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Recovery & Rehabilitation
Now that your hip replacement surgery is over, it’s time to focus on your recovery and rehabilitation.
Resuming Daily Activities
Keep in mind that immediately after your surgery, it is normal to feel some pain and discomfort. However, the pain will subside quickly, and you may be surprised how soon you can be up and moving again. In fact, most doctors like to get their patients mobile as soon as possible after the surgery. You should be able to resume most normal light activities of daily living within the first 6 weeks after surgery, noting that it is normal to experience some discomfort for 3 months or longer post-surgery.
Usually, you are able to take full weight on your new hip joint immediately. You will most likely need to use crutches or a frame when you first return home. Your physiotherapist will advise when you are ready to walk without support based on your pain, strength and balance.
You will need to be shown the best way to get up and down stairs and how to manage stairs from your Healthcare Professional.
Use a high, firm-based chair with arms. Do not cross your legs. Consider a raised toilet seat.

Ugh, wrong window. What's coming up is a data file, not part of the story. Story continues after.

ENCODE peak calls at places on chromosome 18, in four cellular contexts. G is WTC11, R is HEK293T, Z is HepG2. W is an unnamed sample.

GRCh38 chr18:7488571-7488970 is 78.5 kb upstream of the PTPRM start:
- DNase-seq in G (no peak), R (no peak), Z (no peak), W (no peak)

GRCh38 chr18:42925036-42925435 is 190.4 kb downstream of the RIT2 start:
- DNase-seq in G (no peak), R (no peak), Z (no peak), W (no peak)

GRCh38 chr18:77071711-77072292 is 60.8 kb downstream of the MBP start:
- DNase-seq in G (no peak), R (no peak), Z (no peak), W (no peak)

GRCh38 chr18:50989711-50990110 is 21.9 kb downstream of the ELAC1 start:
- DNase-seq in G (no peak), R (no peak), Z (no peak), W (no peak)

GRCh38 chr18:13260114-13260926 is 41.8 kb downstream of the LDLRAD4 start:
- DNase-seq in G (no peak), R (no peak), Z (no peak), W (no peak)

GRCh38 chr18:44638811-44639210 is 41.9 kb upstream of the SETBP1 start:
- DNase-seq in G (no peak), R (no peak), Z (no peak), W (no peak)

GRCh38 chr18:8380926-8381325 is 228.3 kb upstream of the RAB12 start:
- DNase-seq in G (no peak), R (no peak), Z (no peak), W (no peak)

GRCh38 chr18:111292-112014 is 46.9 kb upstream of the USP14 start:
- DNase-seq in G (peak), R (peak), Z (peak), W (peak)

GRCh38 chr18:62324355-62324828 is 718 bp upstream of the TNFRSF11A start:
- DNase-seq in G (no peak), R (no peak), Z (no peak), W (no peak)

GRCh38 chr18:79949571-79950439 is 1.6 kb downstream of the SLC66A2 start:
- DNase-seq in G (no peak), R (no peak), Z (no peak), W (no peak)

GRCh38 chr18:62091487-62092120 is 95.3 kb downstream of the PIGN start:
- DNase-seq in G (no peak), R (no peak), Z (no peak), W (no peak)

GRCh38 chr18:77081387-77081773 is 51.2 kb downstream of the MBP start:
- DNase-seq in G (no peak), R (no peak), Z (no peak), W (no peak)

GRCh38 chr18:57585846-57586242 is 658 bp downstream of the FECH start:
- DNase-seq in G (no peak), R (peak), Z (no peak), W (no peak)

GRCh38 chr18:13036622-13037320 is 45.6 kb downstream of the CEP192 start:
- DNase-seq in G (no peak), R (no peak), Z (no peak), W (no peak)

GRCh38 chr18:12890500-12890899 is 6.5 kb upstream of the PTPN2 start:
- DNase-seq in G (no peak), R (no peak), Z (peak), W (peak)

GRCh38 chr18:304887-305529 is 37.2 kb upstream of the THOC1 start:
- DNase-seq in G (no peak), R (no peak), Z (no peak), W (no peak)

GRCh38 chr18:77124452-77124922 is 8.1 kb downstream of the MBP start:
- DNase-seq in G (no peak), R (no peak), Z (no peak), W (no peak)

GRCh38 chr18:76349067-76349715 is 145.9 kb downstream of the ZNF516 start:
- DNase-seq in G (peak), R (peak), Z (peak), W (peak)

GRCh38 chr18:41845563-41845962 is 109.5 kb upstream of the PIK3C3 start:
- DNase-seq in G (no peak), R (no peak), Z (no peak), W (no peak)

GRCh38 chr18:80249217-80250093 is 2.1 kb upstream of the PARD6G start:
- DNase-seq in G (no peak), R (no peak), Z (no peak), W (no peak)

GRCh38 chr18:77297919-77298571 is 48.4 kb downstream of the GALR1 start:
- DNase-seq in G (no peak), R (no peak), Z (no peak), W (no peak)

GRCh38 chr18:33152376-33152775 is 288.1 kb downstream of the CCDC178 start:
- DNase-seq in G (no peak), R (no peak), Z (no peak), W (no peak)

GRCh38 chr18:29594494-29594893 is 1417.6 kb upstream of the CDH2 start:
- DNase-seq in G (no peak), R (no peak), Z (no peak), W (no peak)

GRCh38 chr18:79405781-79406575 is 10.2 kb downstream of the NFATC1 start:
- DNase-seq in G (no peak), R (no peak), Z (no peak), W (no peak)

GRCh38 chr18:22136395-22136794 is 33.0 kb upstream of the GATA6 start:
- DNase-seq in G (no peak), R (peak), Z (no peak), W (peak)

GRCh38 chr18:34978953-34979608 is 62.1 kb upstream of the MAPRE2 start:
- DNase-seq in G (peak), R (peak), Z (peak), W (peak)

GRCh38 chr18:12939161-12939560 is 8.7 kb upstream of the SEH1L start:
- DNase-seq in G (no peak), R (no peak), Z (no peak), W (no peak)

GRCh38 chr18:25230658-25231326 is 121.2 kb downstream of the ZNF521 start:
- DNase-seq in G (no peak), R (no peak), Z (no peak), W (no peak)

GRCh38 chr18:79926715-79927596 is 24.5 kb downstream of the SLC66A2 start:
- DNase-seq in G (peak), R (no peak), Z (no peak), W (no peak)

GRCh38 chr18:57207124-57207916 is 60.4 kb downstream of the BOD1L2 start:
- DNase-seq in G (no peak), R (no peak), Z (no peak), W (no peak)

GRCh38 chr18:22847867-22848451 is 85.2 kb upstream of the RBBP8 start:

Shower whilst sitting on a highchair or stool with rubber feet. As your balance improves, you may resume showering standing up.
Remain seated to dry and dress. Long-handled aids can be useful in assisting you to manage this safely.
Continue to sleep on your back. As pain allows, you may move to sleeping on your side with a pillow between your legs. Avoid this if possible, for the first 6 weeks.
Heavy or awkward cleaning tasks will be difficult at first. You may need to arrange for some help during the few weeks after returning home from hospital.
You should consider stopping and taking a short walk every 45 minutes. You should not drive until advised by your surgeon, which may be 6 weeks or more after surgery.
Following your exercise program is critical. Exercise is essential for regaining strength, flexibility, and mobility after hip replacement surgery. Do your exercises regularly as instructed by your physiotherapy team.
Sexual activity can be resumed after surgery, remembering safe positioning. A member of your care team can answer specific questions you may have.
Return to Work, Sports and Travel
Returning to Work
You should not return to work until advised by your surgeon. How soon you return to work after surgery will depend on the type of work and recovery.
Sports and Leisure Activities
Your new hip joint is designed for activities of daily living, not high impact sports. Walking, swimming and cycling are recommended. High impact sports, such as jogging or running, playing tennis or repeated heavy lifting can affect the function and lifespan of your new hip joint. Speak to your surgeon or physiotherapist about your lifestyle and specific activity goals.
This information is intended for residents of Australia only.
The information on this site is for educational purposes only and is not medical advice. Always talk to your doctor before you make decisions about your health.
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